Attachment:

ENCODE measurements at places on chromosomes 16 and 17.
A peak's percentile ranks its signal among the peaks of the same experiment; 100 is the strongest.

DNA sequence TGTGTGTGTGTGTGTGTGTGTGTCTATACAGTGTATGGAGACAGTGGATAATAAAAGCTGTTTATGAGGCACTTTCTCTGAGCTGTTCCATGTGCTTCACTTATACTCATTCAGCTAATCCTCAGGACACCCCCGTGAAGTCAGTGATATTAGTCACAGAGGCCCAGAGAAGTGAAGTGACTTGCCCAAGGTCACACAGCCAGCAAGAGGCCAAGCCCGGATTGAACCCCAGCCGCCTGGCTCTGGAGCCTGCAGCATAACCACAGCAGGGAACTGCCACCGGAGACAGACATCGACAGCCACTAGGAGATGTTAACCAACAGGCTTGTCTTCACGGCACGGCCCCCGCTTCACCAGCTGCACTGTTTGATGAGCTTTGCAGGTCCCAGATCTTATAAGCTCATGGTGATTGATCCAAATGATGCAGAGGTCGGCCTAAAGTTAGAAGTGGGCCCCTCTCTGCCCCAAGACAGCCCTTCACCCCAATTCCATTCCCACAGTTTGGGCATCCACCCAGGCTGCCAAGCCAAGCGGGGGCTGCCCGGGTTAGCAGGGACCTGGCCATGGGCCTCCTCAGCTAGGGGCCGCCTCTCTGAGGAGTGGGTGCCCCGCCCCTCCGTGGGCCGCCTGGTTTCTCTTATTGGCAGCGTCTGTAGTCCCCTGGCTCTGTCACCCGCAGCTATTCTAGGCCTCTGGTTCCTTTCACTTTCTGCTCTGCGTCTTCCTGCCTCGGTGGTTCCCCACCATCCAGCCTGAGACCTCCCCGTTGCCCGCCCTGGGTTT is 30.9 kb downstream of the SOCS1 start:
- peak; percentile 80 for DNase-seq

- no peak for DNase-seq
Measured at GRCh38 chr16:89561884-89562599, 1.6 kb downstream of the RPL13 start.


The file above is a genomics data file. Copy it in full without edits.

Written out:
ENCODE measurements at places on chromosomes 16 and 17.
A peak's percentile ranks its signal among the peaks of the same experiment; 100 is the strongest.

DNA sequence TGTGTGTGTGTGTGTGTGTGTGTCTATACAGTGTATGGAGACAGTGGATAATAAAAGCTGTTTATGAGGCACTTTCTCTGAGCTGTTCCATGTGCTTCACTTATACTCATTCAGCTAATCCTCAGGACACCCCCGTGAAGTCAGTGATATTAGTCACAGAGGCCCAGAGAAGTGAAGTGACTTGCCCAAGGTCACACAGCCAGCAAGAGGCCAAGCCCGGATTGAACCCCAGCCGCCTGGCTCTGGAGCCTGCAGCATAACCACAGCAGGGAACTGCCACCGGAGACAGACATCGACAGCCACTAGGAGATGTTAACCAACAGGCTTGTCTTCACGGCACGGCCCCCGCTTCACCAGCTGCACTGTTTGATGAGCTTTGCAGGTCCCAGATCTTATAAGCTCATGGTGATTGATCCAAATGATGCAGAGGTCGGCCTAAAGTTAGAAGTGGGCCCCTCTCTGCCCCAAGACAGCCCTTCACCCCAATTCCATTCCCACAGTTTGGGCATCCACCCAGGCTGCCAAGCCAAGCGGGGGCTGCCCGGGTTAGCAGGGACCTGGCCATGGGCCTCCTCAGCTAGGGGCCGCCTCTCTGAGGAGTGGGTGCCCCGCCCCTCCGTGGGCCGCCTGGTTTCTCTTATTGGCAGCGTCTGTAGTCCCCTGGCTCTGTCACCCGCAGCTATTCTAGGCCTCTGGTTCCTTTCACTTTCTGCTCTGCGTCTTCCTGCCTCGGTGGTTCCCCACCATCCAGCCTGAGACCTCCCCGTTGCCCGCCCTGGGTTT is 30.9 kb downstream of the SOCS1 start:
- peak; percentile 80 for DNase-seq

- no peak for DNase-seq
Measured at GRCh38 chr16:89561884-89562599, 1.6 kb downstream of the RPL13 start.